Bamboo was fairly easy to navigate but in the end it always felt as if it was developed as a bolt-on and not a true group up user interface. There were multiple ways to get to everything and the path was never the same. So it was difficult for users to really get a feel of how to use the application.
Based on 1 answer
I would say that a baseline of understanding about how to work with Kubernetes/OpenShift and YAML files is a prerequisite to using Red Hat Ansible Automation Platform. Once those baselines are established, being able to use this platform is much simpler. Red Hat has done a great job in documentation and making Red Hat Ansible Automation Platform something useful for DevOps to quickly get pipelines and configurations up and running quickly.
Engineer in Research & DevelopmentEducation Management Company, 1001-5000 employees
No answers yet
No answers on this topic
Based on 10 answers
Ansible is very friendly to start with. With just a few configurations, you have full management to your servers. You can configure it and implement it in seconds. You can also set up a cron job to make sure it gets implemented. It suits our need perfectly. Support can be a bit hard.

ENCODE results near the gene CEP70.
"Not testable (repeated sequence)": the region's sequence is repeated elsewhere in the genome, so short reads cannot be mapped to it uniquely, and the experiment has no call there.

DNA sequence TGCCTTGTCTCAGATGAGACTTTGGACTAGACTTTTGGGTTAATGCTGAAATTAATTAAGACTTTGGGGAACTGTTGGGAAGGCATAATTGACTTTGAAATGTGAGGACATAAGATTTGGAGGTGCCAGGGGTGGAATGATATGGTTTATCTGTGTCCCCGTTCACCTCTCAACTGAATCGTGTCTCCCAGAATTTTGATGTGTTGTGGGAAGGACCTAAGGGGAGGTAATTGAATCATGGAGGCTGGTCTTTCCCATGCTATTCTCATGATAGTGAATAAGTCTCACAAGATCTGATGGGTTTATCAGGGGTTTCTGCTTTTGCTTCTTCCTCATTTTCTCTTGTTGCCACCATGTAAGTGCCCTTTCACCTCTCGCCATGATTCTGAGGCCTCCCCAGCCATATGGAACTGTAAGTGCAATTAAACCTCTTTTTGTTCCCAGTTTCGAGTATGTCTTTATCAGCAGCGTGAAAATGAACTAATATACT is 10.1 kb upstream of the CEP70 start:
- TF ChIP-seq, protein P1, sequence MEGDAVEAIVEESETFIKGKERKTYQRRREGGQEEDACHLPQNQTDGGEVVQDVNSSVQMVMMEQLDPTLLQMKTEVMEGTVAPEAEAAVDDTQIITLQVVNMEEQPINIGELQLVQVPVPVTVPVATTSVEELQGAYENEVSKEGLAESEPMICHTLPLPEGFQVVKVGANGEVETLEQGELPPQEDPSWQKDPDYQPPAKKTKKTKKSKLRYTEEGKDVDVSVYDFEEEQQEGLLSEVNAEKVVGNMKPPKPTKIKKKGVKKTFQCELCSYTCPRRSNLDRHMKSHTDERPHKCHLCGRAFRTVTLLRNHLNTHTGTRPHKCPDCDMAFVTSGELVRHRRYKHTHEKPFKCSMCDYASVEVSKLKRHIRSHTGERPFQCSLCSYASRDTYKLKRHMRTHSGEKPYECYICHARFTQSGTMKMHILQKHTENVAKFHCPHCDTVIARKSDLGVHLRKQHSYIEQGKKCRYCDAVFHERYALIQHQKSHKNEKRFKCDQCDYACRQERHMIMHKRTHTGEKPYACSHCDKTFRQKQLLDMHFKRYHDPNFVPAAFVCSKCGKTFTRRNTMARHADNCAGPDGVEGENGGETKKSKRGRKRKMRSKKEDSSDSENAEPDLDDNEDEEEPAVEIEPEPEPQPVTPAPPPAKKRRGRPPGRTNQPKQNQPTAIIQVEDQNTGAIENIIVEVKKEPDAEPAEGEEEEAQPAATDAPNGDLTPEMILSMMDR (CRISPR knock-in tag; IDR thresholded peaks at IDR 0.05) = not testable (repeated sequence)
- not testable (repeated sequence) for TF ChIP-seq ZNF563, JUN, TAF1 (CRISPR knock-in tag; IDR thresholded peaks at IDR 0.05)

Engineer in Information TechnologyInsurance Company, 10,001+ employees
Based on 14 answers
C-Level Executive in EngineeringInformation Technology & Services Company, 1-10 employees
Based on 5 answers
There is a lot of good documentation that Ansible and Red Hat provide which should help get someone started with making Ansible useful. But once you get to more complicated scenarios, you will benefit from learning from others. I have not used Red Hat support for work with Ansible, but many of the online resources are helpful.
Employee in Information TechnologyComputer Software Company, 1-10 employees